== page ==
• Offer bonus points or a few “points back” if students choose to submit corrections. Set an upper limit on how many points they can earn.
  • Identify each student’s most common (or serious) error types and assign corrections on these. Corrections should be on separate paper and include a short explanation of why the change is correct. Note: this is really difficult and time-consuming for students. From what I hear though, it really pays off.

In The Moment

Strategies for when you’re circulating in class and a student is stuck on an editing task: 

  • Ask the student to read it out loud. This can be especially helpful with punctuation. Note: this will probably help auditory learners and Global English speakers more than it will help your book learners and hesitant speakers.
  • Target the basic organization: paragraph level, then sentence order. Ask the student if the organization is strong and every sentence is where it needs to be.
  • Target the shortest sentences. They’re the easiest to get right.
  • Target the longest sentences. They’re the easiest to garble. There is likely a problem.
  • When targeting long sentences, have the student break it into multiple short sentences on scratch paper. This can help them see the structure and fix the errors in the longer sentence.

What do you have to add?

Would it be useful if I spelled out details and examples of any of these strategies? Let me know in the comments!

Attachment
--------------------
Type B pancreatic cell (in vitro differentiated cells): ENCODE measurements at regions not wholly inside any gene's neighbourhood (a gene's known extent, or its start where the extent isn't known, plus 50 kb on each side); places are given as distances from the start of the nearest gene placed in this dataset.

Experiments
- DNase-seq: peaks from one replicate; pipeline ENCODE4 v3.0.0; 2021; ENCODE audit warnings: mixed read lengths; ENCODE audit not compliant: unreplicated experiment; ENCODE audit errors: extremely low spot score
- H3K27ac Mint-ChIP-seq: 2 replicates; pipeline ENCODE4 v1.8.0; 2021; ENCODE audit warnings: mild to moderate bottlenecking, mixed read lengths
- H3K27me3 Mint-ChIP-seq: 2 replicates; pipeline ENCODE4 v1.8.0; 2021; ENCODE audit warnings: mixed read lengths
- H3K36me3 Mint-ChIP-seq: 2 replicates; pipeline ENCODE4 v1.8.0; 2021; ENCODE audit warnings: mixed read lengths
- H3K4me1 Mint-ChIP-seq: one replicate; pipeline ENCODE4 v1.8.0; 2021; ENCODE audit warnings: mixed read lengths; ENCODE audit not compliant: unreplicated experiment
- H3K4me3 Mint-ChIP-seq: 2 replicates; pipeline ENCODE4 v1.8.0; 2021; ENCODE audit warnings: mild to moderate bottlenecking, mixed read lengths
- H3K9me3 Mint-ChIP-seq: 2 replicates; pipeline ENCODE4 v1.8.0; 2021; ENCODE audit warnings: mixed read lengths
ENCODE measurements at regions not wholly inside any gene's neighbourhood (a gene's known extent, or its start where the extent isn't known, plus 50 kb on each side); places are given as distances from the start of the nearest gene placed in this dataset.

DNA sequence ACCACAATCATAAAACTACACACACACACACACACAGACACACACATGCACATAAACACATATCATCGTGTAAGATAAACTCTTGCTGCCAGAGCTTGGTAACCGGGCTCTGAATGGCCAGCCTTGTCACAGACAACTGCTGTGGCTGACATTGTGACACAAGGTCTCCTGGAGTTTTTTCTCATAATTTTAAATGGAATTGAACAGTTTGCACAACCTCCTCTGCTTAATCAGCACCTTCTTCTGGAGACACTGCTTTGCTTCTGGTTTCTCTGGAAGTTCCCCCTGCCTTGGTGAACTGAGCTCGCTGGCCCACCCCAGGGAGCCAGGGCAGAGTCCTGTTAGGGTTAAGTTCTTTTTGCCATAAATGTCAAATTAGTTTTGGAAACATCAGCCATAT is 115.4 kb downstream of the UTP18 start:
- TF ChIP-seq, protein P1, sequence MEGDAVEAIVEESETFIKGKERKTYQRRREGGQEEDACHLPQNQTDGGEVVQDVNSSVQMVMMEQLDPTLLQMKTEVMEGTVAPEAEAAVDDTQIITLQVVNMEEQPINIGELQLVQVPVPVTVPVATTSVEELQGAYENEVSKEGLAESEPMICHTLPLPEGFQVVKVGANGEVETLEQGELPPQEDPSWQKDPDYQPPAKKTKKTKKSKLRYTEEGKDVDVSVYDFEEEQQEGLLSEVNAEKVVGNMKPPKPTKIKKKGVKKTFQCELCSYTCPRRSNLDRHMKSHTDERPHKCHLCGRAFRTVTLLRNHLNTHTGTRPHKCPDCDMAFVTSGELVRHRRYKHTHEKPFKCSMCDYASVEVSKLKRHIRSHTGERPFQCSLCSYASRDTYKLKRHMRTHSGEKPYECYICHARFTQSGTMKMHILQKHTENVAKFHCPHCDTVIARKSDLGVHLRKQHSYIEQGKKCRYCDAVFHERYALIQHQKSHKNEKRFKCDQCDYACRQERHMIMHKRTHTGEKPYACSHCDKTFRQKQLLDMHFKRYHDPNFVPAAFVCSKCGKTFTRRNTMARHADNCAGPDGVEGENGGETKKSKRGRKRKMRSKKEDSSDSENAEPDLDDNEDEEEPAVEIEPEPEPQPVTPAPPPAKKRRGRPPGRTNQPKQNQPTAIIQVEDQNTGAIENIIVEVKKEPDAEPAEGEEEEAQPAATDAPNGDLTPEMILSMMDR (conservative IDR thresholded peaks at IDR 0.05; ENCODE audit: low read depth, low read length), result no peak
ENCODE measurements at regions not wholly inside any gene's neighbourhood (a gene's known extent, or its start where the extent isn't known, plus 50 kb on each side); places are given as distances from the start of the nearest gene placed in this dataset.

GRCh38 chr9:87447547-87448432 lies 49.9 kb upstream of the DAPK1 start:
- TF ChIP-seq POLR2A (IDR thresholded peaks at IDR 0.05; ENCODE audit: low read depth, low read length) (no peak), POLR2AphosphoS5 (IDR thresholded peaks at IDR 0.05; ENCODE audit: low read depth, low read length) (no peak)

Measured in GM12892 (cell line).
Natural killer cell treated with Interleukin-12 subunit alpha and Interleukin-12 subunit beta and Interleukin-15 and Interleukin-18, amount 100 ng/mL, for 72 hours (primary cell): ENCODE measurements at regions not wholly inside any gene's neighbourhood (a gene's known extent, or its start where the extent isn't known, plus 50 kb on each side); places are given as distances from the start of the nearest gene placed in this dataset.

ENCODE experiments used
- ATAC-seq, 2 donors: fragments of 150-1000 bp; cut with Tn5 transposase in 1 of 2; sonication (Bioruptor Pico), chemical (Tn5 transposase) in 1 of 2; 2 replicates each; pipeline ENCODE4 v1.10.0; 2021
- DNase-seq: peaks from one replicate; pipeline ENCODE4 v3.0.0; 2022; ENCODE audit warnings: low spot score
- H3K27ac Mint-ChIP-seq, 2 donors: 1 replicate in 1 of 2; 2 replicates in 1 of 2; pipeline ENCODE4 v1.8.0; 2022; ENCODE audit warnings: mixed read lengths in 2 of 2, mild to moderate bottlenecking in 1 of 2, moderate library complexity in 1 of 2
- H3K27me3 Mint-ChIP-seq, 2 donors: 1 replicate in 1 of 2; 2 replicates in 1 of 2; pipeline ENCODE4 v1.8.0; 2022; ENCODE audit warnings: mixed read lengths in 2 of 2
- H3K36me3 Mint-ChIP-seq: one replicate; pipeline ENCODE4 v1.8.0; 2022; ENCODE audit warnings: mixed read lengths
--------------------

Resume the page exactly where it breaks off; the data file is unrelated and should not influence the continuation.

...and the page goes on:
Photo Credit: julian on Flickr

You’re reading Scaffolding Editing, originally posted at LearningToTeachEnglish.com.

Useful Tech: Quizlet.com

I’m one of those teachers who’s a bit in-between on using technology in the classroom.

On one hand, I’m happy to learn new tech and I think that it’s important to not try to divide students of any age from the technology of the era. In fact, part of our job may indeed be to actively connect students with modern tech, even when that is not an item on the syllabus.

On the other hand, I’ve found that tech can be unreliable and underfunded. Also, my students’ experience with it and access to it are inconsistent. As a result, using it in class can quickly turn into an implementation nightmare.

So when I mention that quizlet.com is super useful, I also mean that it’s pretty usable.

It’s a free vocabulary drilling website/app. It works well on computers and smartphones.

Students don’t have to have an account to use it. They can still find and use your vocabulary sets.

You can type in the information, or your students can, or you can make use of other peoples’ sets. When students click on a vocabulary word, the computer’s voice pronounces it.

Here’s a desktop screenshot of a set I used in a Listening and Speaking EAP course a couple years ago.

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As you can see, the program has different ways to test yourself (Flashcards, Learn, Spell, Test), including a couple of simple games (Match and Gravity).

If you want to invest a bit of time into getting everyone set up with an account and added to one of your classes on Quizlet, it would probably be worth it. It’s not super difficult. Many of my students like the convenience of studying on their phone. It’s also handy if you want students to use it for a few minutes during class.

It has other features that come with paid accounts. I’m not going into those features here because none of my schools provides us with paid accounts.

And I’ll be honest, it irks me that Quizlet’s business model seems to be really focused on getting individual teachers to pay out of pocket for teacher-centric services (and refer their networks to do so too?). So I’m here to advocate using what they kindly offer for free, and challenging the widely accepted practice of teachers paying for so many of their own school supplies and materials.

What useful, usable tech would you recommend?